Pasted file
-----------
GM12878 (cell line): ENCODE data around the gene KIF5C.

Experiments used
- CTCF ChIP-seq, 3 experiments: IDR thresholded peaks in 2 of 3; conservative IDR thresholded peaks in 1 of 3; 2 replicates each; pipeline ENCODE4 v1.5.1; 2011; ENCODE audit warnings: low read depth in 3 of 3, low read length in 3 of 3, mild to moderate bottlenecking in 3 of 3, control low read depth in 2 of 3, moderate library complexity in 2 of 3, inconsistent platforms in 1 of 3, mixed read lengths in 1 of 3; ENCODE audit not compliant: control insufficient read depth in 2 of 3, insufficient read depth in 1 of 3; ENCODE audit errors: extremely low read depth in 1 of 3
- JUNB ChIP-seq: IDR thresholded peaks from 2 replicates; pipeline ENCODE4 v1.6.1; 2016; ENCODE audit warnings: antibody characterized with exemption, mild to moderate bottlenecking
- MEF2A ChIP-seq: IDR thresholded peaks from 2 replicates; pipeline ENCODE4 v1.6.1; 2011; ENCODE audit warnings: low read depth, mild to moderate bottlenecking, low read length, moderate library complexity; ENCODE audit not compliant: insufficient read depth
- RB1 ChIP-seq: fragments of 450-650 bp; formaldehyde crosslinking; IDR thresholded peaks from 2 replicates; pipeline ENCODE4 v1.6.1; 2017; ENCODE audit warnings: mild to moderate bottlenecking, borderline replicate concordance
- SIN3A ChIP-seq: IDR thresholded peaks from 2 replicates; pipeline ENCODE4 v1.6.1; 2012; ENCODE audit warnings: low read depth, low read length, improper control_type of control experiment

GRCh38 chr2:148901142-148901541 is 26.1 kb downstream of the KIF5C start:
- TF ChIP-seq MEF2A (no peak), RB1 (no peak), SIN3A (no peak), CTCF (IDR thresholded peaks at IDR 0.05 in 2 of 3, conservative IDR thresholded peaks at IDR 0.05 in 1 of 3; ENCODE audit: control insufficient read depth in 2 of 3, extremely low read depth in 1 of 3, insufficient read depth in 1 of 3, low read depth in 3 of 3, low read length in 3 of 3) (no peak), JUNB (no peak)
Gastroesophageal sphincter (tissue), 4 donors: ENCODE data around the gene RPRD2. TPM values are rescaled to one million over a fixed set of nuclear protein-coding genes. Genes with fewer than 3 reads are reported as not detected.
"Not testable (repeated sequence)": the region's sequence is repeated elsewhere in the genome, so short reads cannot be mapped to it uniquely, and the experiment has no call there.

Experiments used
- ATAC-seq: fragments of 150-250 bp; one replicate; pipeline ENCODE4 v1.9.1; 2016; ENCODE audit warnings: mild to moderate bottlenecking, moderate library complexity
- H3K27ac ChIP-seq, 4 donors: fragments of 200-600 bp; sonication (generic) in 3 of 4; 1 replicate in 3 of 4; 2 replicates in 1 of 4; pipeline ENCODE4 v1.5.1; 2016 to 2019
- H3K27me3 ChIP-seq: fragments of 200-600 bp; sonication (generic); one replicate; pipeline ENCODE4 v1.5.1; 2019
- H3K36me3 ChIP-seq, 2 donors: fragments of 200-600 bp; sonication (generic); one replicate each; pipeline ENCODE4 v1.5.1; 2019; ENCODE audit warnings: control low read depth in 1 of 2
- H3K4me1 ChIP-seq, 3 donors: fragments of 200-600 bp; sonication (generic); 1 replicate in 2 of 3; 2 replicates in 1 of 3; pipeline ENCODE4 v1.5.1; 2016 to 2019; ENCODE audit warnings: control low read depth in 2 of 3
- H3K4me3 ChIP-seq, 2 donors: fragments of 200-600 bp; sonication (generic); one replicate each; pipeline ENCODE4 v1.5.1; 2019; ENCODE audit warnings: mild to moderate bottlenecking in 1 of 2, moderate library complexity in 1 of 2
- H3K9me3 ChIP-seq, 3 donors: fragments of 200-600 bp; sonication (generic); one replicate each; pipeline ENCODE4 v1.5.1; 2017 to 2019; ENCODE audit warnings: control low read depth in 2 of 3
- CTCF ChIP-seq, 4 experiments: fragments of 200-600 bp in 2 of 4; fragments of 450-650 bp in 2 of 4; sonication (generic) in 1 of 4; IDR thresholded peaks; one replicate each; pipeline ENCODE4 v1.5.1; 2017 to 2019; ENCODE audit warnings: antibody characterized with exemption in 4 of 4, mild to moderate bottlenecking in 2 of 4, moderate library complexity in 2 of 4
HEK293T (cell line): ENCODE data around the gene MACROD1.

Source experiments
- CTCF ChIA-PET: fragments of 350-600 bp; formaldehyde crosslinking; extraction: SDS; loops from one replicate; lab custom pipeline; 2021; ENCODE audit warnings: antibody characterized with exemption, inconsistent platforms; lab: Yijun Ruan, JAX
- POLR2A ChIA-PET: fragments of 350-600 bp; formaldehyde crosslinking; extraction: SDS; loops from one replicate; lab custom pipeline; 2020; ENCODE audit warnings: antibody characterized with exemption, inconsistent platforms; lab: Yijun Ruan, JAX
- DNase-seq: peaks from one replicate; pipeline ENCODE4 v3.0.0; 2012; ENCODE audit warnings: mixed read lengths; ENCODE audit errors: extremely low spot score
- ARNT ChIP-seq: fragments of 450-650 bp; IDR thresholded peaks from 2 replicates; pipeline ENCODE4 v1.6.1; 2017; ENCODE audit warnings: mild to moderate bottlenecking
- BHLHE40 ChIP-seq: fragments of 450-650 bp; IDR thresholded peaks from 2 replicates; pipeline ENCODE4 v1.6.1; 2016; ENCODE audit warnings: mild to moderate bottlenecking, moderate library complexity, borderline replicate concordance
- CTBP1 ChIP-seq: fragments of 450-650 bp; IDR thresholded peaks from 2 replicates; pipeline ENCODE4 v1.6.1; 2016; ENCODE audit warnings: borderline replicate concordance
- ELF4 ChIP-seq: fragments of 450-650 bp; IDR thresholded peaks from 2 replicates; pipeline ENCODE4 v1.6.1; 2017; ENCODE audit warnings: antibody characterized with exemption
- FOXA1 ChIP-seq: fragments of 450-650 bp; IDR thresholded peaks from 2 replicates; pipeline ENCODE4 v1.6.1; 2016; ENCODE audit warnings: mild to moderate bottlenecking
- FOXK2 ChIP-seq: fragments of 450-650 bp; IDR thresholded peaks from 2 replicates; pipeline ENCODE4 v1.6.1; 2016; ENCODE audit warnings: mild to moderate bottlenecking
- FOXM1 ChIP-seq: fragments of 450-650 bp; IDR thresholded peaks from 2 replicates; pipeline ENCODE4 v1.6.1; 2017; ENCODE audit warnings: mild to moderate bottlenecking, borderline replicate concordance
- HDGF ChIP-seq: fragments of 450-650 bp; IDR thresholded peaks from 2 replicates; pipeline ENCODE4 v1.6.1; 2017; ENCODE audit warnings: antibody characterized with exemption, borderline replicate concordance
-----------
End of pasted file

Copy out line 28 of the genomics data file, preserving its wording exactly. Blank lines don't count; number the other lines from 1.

- CTBP1 ChIP-seq: fragments of 450-650 bp; IDR thresholded peaks from 2 replicates; pipeline ENCODE4 v1.6.1; 2016; ENCODE audit warnings: borderline replicate concordance